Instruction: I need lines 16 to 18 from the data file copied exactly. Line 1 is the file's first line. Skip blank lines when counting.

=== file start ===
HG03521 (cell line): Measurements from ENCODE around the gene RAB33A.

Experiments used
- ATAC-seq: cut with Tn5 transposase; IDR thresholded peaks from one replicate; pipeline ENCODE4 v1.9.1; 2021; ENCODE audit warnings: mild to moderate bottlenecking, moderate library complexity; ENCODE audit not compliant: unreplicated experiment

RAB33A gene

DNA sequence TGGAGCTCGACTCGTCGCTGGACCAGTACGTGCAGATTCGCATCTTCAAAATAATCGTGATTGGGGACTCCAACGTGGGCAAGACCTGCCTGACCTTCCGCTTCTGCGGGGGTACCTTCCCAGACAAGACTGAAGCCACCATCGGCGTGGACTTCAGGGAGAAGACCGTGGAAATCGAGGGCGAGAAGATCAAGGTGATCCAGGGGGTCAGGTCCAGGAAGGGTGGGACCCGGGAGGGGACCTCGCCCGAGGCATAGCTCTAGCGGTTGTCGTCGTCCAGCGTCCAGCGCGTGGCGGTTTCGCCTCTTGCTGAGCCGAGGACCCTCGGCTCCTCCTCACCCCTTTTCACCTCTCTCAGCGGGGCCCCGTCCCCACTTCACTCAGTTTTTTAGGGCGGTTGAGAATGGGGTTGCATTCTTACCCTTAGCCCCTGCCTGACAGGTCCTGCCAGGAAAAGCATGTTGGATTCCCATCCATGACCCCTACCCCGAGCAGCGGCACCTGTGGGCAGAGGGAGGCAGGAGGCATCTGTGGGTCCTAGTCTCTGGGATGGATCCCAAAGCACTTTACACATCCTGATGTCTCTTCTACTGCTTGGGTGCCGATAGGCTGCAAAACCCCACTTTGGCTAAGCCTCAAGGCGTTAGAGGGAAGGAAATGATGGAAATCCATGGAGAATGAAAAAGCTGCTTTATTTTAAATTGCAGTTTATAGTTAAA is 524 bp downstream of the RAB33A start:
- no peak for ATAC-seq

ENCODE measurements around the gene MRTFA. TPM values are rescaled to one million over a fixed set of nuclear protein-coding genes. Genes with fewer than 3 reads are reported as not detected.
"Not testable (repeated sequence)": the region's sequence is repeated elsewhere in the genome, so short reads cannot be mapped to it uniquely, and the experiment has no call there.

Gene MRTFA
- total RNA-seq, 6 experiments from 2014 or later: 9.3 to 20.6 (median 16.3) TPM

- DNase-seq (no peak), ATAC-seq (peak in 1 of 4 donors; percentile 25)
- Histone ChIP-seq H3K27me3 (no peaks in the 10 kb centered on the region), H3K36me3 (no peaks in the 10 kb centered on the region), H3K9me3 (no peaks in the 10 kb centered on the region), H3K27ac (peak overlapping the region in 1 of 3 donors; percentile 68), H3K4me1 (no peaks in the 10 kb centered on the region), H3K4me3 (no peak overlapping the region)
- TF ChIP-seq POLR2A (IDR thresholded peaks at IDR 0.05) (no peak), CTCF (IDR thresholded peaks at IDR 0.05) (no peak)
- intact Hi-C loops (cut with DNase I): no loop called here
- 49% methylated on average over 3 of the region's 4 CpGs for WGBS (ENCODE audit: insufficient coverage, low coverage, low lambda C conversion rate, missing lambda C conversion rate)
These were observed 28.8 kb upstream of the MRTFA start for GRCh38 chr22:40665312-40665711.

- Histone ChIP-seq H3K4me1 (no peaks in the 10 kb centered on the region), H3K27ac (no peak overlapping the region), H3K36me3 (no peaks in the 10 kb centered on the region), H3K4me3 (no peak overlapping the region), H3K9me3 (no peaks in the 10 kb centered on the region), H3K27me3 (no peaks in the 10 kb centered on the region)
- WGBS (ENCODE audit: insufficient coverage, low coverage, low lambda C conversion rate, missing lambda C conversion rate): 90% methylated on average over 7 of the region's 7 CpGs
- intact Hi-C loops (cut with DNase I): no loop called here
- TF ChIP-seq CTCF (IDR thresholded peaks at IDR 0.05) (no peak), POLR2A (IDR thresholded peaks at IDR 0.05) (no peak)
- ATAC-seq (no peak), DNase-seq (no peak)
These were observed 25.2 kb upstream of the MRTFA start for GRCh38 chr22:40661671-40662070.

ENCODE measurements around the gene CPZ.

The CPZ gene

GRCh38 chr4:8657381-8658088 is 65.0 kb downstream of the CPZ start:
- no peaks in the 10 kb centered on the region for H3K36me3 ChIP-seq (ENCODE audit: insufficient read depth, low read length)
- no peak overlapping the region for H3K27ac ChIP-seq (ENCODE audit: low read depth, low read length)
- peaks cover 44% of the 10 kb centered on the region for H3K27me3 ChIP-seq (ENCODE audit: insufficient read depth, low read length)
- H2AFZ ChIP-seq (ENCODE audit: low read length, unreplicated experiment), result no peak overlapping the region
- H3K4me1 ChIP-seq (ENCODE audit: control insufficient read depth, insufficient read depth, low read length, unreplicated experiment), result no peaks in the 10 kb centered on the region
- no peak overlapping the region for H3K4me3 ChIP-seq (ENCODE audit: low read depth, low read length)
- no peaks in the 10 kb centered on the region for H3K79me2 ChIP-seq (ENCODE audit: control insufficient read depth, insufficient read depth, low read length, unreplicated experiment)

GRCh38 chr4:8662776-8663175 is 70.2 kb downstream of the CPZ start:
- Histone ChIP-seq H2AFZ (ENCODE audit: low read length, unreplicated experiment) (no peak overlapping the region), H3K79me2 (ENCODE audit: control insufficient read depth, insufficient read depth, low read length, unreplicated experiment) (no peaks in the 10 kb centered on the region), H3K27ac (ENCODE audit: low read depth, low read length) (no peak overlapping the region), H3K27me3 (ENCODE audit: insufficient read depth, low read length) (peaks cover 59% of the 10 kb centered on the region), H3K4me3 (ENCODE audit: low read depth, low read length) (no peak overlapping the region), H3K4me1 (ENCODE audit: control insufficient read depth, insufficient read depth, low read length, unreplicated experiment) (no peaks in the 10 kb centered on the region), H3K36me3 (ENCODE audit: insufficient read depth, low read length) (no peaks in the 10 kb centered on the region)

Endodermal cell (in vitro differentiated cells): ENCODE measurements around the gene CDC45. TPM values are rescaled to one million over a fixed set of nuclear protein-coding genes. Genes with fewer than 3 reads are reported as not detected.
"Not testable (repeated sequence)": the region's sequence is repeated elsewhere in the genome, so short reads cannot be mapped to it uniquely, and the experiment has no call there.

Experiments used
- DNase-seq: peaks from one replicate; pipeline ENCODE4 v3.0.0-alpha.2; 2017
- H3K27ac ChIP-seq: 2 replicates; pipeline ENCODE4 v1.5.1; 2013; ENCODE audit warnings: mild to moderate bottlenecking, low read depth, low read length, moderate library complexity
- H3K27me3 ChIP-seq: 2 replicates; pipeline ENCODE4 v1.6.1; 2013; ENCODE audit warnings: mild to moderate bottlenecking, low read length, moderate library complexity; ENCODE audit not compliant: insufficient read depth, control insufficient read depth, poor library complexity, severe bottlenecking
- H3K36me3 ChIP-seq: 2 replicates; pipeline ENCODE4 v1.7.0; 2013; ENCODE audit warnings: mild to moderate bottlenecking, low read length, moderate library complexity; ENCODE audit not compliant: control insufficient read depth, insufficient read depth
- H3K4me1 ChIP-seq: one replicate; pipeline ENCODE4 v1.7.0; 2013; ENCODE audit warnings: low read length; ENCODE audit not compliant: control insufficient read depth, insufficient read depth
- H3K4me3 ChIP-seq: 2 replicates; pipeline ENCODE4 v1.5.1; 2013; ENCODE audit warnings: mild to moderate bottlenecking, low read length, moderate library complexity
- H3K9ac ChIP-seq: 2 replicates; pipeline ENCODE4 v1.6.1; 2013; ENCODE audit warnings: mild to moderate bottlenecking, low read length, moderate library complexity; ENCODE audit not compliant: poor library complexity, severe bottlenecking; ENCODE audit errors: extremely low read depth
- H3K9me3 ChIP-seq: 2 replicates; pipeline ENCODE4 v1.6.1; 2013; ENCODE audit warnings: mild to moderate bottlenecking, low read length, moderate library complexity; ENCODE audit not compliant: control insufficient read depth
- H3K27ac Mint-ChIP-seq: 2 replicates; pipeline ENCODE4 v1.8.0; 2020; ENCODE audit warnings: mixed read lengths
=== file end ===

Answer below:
These were observed 28.8 kb upstream of the MRTFA start for GRCh38 chr22:40665312-40665711.

- Histone ChIP-seq H3K4me1 (no peaks in the 10 kb centered on the region), H3K27ac (no peak overlapping the region), H3K36me3 (no peaks in the 10 kb centered on the region), H3K4me3 (no peak overlapping the region), H3K9me3 (no peaks in the 10 kb centered on the region), H3K27me3 (no peaks in the 10 kb centered on the region)
- WGBS (ENCODE audit: insufficient coverage, low coverage, low lambda C conversion rate, missing lambda C conversion rate): 90% methylated on average over 7 of the region's 7 CpGs